Ranunculus bulbosus, commonly known as St Anthony's turnip or bulbous buttercup, is a perennial weed of the Buttercup Family. It has attractive yellow flowers, and deeply divided, three-lobed long-petioled basal leaves. Bulbous buttercup is known to form tufts.
The stems are 20-60 cm tall, erect, branching, and slightly hairy flowering. There are alternate and sessile leaves on the stem. The flower forms at the apex of the stems, and is shiny and yellow with 5-7 petals. The flowers are 1.5-3 cm wide. The plant blooms from April to July.
Bulbous buttercup gets its name from its distinctive perennating organ, a bulb-like swollen underground stem or corm, which is situated just below the soil surface. After the plant dies in heat of summer, the corm survives underground through the winter. Although the presence of a corm distinguishes Ranunculus bulbosus from some other species of buttercup such as Ranunculus acris, the species also has distinctive reflexed sepals. Other common names for bulbous buttercup include: St. Anthony's turnip, blister flower, and bulbous crowfoot.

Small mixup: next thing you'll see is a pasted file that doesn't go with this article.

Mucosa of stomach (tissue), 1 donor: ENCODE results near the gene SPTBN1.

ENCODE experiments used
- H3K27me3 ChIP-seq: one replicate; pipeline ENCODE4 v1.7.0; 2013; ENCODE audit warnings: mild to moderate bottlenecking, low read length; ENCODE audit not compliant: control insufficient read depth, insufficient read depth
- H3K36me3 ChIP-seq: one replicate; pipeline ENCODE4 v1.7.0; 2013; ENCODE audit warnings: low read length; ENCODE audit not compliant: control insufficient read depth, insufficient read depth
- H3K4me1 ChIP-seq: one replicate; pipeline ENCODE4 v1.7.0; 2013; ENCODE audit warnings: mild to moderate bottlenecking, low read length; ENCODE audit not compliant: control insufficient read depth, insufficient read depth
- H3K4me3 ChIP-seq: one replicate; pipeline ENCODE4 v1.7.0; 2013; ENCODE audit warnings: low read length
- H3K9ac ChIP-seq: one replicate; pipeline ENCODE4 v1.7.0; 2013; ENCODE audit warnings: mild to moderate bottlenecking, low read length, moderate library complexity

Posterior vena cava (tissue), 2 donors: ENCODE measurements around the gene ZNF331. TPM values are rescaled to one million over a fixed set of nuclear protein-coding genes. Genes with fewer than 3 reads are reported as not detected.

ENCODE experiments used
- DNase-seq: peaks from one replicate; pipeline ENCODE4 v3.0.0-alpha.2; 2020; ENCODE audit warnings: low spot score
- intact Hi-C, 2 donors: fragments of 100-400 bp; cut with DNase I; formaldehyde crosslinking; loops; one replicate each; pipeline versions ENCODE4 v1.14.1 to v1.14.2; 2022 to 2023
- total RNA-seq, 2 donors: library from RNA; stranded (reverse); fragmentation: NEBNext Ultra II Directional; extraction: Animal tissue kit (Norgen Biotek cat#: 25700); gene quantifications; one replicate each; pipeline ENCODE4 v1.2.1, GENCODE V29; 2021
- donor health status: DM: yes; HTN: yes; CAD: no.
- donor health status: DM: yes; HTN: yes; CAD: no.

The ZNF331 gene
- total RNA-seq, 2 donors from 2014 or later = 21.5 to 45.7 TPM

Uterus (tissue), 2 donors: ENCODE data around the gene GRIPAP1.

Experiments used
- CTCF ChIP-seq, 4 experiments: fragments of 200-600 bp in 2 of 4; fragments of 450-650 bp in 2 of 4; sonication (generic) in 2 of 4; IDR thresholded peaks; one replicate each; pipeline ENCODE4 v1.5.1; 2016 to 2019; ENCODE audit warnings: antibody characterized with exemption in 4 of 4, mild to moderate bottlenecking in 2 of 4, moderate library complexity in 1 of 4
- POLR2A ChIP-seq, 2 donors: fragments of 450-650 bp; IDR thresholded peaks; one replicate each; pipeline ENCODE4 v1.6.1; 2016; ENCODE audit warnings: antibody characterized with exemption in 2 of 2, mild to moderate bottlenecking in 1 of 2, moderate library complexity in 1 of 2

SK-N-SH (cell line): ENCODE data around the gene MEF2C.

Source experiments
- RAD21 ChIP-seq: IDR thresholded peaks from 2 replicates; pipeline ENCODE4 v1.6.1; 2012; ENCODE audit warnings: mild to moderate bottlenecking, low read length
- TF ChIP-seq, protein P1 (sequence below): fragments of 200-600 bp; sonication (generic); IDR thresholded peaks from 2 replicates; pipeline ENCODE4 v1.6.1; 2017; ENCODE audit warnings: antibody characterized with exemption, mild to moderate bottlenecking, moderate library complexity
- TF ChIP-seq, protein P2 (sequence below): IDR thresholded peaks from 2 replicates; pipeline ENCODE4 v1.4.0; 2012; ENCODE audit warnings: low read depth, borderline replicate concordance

Buttercups contain poisons 1% glycoside ranunculin in corm, and are avoided by livestock. Note however that the poisons of buttercup are lost upon drying, so any hay containing bulbous buttercup is safe for animal consumption. Protoanemonin is an irritating antibiotic, formed from enzymatic breakdown of ranunculin.
In spite of its toxic nature, this plant is listed as an herbal remedy. Used in Homeopathy for subepidermal blistering of the skin especially in summer.